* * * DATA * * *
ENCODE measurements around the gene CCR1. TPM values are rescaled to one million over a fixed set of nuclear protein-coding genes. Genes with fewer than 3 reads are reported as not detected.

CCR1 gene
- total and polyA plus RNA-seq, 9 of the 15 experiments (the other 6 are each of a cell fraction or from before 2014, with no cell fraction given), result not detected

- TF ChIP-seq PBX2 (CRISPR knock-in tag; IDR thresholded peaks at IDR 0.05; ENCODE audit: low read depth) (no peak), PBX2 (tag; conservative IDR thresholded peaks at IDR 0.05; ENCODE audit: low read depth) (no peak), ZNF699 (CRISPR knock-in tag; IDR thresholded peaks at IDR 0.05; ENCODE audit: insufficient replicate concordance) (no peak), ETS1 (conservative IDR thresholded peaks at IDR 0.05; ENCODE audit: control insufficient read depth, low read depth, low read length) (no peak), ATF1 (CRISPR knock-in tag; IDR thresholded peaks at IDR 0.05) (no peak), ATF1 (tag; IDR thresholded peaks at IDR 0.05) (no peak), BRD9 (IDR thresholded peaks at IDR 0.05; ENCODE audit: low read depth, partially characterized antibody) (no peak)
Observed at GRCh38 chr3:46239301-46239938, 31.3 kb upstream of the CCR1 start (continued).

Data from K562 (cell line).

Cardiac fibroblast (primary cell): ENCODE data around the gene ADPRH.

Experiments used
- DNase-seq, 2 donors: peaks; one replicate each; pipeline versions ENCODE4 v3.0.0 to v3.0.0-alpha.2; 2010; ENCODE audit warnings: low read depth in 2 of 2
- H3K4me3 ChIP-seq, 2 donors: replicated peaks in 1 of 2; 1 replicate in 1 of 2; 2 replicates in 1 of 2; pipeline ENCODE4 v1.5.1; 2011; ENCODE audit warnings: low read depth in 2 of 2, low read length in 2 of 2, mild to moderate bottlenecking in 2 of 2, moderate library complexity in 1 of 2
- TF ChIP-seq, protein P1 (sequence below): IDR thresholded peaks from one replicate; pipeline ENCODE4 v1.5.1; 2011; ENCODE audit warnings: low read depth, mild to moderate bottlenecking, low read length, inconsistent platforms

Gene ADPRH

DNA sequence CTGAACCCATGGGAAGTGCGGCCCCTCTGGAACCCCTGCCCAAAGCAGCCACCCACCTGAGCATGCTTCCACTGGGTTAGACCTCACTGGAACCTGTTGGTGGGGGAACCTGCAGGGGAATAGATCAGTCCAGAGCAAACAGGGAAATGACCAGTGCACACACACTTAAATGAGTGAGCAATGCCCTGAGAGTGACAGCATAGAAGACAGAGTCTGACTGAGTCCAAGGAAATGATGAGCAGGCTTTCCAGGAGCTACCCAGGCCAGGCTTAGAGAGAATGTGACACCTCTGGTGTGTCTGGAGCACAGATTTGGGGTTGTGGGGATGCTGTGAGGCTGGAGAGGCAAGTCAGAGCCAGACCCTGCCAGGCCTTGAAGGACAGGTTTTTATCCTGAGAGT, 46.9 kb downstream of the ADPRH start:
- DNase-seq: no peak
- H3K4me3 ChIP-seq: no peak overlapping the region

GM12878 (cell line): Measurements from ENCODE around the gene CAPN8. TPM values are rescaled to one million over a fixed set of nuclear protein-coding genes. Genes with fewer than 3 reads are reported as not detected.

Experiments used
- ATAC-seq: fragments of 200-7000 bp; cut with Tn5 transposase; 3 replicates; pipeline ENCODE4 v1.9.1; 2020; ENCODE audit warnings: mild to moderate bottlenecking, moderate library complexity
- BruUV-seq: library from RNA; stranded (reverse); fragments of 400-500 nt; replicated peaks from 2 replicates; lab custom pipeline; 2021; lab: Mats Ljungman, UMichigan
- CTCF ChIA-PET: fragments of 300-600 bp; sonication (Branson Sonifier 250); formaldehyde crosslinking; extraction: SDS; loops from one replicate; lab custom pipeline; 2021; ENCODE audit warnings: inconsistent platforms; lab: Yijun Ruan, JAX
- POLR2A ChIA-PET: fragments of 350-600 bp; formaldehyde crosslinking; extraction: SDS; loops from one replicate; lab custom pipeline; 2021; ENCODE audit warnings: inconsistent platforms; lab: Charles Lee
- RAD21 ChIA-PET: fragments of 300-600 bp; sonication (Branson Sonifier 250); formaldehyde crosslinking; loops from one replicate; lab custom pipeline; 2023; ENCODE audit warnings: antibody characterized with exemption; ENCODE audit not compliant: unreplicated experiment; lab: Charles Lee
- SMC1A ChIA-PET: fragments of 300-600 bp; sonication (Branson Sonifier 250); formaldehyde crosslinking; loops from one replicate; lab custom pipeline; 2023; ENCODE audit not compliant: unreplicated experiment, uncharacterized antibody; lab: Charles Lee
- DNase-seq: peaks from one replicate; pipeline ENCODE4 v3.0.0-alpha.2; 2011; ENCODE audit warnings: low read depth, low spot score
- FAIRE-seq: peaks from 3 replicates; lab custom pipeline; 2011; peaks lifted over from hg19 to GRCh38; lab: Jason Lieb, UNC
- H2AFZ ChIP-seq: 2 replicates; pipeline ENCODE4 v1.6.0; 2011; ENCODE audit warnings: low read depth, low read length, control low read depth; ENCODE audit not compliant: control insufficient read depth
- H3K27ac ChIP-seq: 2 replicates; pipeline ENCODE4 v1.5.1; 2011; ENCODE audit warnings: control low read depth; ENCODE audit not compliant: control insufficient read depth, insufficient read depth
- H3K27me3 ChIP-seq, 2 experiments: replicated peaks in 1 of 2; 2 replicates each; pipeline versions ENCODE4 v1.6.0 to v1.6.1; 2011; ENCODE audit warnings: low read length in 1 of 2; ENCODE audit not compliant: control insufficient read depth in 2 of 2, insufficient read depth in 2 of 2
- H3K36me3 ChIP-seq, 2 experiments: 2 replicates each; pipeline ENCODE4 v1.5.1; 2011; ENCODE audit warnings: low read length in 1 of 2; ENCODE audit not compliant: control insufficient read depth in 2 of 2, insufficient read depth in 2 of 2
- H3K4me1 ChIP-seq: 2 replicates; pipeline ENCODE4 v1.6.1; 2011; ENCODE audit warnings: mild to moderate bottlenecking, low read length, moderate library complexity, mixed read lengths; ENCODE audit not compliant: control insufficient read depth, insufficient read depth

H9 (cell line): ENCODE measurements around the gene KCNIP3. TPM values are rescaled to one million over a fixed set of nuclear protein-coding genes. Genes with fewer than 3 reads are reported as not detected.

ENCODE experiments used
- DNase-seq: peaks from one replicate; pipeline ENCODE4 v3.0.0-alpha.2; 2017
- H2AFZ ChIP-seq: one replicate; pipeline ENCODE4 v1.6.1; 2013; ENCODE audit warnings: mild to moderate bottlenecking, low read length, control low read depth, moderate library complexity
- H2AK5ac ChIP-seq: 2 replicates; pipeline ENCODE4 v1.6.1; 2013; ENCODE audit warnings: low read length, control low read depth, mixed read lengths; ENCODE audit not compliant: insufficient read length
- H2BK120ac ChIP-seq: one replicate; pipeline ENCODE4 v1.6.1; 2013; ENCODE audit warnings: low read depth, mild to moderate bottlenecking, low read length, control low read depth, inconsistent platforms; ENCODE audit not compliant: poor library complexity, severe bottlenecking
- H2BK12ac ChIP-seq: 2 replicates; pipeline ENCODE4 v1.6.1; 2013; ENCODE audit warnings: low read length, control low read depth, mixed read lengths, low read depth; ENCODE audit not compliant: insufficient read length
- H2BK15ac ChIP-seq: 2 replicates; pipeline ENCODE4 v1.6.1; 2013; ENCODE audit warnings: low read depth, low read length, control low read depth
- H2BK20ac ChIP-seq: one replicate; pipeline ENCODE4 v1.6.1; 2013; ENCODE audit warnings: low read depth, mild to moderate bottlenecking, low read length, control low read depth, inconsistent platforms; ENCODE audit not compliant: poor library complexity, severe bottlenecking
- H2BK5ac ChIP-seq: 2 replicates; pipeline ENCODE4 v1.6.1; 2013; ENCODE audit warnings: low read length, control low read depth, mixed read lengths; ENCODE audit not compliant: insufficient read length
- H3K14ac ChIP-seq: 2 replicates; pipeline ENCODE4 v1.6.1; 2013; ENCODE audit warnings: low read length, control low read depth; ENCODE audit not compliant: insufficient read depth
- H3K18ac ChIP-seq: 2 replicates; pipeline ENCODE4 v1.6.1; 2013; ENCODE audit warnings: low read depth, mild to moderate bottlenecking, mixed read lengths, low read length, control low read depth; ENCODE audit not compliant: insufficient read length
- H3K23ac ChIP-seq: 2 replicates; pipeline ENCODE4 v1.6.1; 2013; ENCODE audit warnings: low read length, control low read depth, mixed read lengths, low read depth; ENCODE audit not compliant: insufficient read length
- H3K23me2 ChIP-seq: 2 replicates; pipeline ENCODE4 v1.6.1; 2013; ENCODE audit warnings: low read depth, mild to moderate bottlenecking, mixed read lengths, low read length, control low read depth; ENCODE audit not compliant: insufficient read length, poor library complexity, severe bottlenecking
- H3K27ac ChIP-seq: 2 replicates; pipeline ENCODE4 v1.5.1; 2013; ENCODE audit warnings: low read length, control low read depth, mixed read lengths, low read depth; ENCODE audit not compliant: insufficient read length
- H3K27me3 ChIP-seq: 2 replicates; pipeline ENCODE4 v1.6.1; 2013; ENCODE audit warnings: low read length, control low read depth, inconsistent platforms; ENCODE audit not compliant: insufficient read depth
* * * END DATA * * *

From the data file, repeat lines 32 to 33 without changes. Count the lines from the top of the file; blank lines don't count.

ENCODE experiments used
- DNase-seq: peaks from one replicate; pipeline ENCODE4 v3.0.0-alpha.2; 2017